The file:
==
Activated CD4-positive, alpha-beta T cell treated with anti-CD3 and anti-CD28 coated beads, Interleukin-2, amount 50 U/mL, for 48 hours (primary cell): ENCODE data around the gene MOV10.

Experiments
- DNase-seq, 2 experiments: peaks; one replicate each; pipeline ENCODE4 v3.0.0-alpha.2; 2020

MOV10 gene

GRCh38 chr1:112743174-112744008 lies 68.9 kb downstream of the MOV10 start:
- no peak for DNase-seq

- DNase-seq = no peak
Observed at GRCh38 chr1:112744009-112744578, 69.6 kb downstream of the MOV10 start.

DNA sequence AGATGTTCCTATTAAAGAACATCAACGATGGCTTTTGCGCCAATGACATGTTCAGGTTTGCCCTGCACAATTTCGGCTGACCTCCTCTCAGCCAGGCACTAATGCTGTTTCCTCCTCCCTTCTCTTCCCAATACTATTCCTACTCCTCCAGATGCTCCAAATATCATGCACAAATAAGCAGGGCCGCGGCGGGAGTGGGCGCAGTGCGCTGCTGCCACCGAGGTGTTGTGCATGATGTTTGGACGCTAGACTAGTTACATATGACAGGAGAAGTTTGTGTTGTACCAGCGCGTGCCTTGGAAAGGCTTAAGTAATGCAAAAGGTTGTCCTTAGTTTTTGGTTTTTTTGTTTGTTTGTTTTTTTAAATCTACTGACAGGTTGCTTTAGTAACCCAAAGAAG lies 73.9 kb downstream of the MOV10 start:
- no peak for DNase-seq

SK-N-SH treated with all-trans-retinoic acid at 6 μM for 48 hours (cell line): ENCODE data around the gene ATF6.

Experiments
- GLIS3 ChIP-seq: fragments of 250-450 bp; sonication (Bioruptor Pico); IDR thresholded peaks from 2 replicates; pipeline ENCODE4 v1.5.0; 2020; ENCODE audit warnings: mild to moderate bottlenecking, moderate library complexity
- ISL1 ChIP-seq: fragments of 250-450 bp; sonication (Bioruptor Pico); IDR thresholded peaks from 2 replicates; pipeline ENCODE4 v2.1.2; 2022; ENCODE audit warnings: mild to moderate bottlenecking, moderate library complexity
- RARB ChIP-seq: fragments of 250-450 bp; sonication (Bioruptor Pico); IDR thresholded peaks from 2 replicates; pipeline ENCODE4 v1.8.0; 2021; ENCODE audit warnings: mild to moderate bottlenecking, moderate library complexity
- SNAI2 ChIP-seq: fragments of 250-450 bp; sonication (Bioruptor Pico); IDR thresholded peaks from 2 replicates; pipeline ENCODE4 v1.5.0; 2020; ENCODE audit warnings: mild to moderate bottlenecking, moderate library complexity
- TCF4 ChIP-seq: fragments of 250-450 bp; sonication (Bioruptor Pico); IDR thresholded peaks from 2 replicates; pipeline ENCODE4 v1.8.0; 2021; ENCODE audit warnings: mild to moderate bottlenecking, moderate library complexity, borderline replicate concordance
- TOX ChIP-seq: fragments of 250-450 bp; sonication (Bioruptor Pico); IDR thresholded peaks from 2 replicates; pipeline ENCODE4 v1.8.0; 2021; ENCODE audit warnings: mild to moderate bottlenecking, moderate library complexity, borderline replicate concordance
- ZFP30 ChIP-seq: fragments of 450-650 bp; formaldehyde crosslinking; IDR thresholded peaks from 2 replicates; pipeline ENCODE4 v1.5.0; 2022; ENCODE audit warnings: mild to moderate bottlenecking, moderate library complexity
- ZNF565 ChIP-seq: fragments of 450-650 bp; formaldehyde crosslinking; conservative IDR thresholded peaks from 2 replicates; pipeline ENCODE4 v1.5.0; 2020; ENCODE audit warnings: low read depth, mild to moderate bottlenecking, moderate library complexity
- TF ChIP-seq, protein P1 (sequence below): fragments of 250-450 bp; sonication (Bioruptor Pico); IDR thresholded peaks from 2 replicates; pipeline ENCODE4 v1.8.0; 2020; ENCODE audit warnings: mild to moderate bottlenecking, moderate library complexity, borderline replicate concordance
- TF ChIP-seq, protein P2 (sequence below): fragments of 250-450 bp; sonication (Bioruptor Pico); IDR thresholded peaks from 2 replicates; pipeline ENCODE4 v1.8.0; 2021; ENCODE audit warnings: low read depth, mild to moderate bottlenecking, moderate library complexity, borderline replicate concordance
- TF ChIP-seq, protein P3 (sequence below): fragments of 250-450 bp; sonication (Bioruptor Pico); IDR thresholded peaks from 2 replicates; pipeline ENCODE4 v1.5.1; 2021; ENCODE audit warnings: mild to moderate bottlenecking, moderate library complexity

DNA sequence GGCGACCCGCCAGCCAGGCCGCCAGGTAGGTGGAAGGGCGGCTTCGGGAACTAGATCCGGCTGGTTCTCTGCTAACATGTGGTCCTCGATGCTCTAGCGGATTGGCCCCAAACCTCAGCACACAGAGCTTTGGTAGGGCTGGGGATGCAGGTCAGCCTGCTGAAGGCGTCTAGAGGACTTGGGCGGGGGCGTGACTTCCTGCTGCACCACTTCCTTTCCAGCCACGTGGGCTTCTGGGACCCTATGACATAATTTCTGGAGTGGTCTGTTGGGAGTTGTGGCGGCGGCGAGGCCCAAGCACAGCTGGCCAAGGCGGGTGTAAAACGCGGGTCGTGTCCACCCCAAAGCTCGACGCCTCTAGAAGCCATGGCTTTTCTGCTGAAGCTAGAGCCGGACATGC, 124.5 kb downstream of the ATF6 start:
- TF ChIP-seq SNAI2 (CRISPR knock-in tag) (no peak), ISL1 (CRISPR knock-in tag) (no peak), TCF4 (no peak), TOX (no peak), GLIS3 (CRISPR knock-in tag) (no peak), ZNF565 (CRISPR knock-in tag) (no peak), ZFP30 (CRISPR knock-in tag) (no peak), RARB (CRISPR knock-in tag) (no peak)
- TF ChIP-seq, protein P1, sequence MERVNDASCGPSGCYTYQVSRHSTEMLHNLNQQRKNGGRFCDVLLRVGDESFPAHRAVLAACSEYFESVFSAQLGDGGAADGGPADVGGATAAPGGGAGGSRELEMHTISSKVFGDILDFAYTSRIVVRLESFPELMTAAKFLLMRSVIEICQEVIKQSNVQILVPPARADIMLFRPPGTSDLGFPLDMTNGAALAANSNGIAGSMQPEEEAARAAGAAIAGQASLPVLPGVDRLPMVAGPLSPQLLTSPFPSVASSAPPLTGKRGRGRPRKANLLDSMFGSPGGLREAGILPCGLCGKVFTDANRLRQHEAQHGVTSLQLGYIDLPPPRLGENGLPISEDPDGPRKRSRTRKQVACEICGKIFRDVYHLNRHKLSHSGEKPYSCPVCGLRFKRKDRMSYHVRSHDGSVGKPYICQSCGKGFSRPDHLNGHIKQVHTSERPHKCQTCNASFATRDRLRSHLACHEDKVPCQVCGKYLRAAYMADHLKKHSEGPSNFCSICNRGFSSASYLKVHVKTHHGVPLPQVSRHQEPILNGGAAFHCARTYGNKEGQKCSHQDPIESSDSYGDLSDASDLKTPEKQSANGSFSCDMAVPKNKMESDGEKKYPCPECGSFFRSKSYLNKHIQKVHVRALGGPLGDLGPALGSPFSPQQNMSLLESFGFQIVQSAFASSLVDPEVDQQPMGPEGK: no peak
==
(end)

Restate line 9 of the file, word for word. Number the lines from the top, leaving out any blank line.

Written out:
DNA sequence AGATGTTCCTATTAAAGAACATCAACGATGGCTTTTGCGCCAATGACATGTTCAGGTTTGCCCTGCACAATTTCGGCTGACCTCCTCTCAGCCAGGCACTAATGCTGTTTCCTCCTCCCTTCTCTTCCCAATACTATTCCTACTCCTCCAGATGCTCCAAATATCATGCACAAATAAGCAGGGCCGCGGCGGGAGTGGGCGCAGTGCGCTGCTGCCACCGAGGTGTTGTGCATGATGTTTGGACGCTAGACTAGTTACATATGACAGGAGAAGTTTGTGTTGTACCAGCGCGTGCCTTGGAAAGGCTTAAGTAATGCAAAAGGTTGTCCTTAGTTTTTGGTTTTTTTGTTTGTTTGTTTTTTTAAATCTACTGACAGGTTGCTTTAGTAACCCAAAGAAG lies 73.9 kb downstream of the MOV10 start: